F#: Using a Function’s Parameter as an Interface

Datetime:2016-08-22 22:02:39         Topic: F#          Share        Original >>
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I have been struggling to adopt a functional mindset while learning F#. Thus, I continue to spin my wheels.

It’s gotten so bad that one member on StackOverflow left the following message :

Scott, you’re sometimes asking questions that have straightforward answers in relevant definitions. It might make your programming more efficient to spend some extra time on learning the exact definitions and functionality of used features, so that you can pin down the source of issues with more confidence. When it’s perfectly clear how functions, parameters, tuples, and pipes work, the oddness of ||> here becomes much more prominent.

The person who left that feedback was right. Unfortunately, I tend to learn from my failures. Thus, I will continue my campaign with massive and consistent action to learn this beast of a language by any means necessary.

Recently, I have been struggling to understand how to leverage functions as interfaces to other functions. Specifically, I struggled to figure out how to invoke a function from a parameter of another function whose value is a function.

OMG! Just making that statement makes my head hurt.

Implementing an Interface as a Function

I have identified two techniques for exposing an interface through a function. The first technique is to specify the function signature for the parameter of the function that’s to serve as an interface. The other technique is embarrassingly simple. It’s just providing a single abstract parameter.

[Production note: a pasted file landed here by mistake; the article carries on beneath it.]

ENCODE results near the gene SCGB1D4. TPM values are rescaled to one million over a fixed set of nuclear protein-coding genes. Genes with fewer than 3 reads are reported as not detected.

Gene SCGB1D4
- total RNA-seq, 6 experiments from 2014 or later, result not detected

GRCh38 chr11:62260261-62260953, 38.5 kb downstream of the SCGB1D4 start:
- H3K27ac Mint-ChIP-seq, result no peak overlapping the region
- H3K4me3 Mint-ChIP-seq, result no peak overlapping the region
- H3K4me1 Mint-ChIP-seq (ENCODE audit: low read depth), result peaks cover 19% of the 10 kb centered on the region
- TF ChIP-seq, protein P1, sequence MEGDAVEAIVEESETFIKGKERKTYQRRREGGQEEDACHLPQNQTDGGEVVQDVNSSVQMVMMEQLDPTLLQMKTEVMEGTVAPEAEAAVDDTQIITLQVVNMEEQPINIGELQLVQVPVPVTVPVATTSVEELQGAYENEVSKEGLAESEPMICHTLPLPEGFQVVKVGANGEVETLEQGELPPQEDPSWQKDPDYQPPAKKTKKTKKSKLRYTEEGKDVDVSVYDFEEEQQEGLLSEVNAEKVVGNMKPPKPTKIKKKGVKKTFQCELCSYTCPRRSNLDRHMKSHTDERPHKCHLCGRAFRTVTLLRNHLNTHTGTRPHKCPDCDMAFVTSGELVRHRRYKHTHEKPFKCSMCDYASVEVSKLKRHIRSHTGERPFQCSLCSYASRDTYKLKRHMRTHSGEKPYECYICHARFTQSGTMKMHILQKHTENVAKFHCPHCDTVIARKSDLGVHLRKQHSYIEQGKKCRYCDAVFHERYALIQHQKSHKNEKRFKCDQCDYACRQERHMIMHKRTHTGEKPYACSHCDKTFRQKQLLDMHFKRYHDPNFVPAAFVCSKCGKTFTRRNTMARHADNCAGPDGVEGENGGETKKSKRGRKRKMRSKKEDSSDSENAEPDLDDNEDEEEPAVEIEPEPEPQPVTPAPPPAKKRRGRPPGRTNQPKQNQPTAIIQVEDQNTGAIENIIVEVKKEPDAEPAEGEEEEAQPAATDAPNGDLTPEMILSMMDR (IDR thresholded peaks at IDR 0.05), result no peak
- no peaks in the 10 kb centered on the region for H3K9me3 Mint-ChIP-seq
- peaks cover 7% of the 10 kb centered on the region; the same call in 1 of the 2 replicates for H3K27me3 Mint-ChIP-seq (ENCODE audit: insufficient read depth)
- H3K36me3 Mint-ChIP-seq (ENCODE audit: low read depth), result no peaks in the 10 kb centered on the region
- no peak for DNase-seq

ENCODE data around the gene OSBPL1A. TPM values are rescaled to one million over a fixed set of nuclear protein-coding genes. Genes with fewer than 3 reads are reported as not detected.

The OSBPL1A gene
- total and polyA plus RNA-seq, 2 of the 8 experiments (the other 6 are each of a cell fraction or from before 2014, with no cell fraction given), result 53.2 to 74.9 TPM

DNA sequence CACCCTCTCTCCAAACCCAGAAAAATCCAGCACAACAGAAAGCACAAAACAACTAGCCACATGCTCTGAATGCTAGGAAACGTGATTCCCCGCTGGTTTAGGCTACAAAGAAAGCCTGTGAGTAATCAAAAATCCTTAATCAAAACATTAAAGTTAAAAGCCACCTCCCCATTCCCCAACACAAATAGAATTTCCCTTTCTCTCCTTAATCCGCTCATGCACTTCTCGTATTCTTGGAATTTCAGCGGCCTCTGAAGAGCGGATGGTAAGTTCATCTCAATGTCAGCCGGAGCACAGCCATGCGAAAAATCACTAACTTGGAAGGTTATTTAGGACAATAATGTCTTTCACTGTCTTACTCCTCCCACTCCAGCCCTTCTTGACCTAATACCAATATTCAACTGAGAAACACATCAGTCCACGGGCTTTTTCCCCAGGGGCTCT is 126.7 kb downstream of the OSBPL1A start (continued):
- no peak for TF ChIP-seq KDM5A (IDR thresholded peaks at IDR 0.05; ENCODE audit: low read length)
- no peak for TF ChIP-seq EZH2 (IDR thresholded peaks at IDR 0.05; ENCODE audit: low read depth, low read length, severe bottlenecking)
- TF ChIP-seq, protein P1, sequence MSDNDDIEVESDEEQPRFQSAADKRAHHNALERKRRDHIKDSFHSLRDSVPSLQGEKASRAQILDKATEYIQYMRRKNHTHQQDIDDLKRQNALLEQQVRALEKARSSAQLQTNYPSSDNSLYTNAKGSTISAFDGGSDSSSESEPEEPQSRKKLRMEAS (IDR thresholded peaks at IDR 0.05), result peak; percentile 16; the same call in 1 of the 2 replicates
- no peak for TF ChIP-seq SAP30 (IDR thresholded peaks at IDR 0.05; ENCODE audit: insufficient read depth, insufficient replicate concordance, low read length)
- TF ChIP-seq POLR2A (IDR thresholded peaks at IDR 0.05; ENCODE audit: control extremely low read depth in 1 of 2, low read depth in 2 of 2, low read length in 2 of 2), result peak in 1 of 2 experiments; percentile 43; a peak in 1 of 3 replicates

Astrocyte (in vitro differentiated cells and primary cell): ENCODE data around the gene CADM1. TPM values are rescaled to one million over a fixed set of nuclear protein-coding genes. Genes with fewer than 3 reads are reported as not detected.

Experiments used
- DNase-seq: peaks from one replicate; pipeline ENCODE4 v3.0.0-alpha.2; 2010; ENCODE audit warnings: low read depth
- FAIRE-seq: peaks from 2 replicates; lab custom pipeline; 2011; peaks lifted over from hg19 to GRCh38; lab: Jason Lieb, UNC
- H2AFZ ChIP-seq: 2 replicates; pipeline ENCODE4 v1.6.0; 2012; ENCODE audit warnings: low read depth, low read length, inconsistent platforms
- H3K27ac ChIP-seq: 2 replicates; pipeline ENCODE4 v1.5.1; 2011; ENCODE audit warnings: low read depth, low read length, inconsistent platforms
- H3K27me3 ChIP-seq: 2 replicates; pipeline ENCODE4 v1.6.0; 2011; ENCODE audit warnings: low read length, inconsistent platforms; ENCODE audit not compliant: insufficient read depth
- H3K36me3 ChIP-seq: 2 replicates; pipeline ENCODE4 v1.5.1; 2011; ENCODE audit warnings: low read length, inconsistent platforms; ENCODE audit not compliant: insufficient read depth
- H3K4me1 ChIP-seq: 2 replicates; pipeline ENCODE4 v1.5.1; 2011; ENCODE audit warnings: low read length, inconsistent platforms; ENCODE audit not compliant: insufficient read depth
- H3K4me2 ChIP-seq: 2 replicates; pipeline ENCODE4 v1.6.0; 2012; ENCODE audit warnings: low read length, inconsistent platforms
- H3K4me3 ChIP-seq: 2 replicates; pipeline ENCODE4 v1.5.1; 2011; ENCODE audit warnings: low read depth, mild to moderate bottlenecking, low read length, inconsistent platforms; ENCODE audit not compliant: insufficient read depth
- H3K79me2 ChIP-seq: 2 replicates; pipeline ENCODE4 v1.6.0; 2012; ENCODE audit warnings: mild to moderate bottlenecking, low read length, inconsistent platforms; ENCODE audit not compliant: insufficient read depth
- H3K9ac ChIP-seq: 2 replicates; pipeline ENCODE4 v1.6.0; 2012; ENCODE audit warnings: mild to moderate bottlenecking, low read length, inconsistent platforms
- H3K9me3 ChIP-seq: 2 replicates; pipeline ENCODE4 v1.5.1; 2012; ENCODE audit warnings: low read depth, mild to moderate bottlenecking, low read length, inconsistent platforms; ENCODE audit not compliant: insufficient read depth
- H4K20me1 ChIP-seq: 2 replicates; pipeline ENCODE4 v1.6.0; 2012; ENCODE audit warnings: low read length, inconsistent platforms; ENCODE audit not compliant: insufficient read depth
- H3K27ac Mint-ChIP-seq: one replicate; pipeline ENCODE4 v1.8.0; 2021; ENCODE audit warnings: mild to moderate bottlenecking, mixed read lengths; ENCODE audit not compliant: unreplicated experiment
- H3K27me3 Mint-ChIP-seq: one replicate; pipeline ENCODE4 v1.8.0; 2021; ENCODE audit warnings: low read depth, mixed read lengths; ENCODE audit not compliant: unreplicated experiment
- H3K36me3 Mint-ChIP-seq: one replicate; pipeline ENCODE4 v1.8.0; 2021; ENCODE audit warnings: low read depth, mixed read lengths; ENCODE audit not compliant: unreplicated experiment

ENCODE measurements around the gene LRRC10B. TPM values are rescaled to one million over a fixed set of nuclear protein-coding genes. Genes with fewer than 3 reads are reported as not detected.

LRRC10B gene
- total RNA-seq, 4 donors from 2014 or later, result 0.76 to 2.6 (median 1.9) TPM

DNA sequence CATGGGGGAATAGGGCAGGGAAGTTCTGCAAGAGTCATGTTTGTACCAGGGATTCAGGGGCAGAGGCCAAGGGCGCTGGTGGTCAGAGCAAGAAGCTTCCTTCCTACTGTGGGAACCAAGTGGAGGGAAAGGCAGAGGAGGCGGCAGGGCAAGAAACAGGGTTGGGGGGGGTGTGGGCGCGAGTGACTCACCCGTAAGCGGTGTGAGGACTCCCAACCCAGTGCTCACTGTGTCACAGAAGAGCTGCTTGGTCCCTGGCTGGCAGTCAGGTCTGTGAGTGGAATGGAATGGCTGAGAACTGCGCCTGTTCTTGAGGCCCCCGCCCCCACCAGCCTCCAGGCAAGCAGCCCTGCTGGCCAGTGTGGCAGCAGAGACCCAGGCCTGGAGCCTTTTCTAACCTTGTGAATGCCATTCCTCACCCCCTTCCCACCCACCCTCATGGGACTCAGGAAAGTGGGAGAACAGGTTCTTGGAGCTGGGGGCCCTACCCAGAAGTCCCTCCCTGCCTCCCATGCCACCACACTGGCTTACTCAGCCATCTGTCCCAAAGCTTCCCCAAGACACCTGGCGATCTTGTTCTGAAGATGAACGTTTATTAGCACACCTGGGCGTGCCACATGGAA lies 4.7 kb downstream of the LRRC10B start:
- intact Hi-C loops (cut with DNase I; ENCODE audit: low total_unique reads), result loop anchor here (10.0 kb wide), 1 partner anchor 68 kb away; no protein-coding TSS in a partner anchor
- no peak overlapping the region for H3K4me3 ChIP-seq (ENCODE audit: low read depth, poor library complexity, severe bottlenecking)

Provide a Function Signature as an Argument

Let’s expose a parameter for a function that will serve as an interface for invoking some function with a specific signature.

Here’s an example:

let executeStrategy1 someFunc:int -> int -> int = 

The above function exposes a parameter as a function signature. Thus, we can leverage this parameter within the function as a function value by invoking the someFunc parameter of the executeStrategy1 function.

Provide an abstract parameter that’s really an implicit function

We can also just provide an arbitrary parameter to the function that will serve as an interface. Specifically, instead of writing a function signature as a parameter, we can just provide a simple parameter that will be inferred as a function value.

Here’s an example:

let executeStrategy2 someFunc =

Holy Crap! That was just stupid simple!

Let’s do a replay:

let executeStrategy2 someFunc =

Oh my lord… Did you see how simple that was?In the code snippet above, we just provided an arbitrary parameter name as the function to be executed and invoked it by just referencing the parameter at the end of our function.

Using an Interface

Here’s an example of how we could leverage an interface to a function:

let add a b = 
    a + b

let result1 = executeStrategy1 add 1 2;;
let result2 = executeStrategy2 add 1 2;;

The result looks like this:

val executeStrategy1 : someFunc:(int -> int -> int) -> (int -> int -> int)
val executeStrategy2 : f:'a -> 'a
val add : a:int -> b:int -> int
val result1 : int = 3


val result2 : int = 3


In conclusion, I have been struggling to understand how to leverage functions as interfaces to other functions. Specifically, I struggled to figure out how to invoke a function from a parameter of another function whose value is a function. Thus, I attempted to demonstrate how to expose a function’s parameter as an interface.


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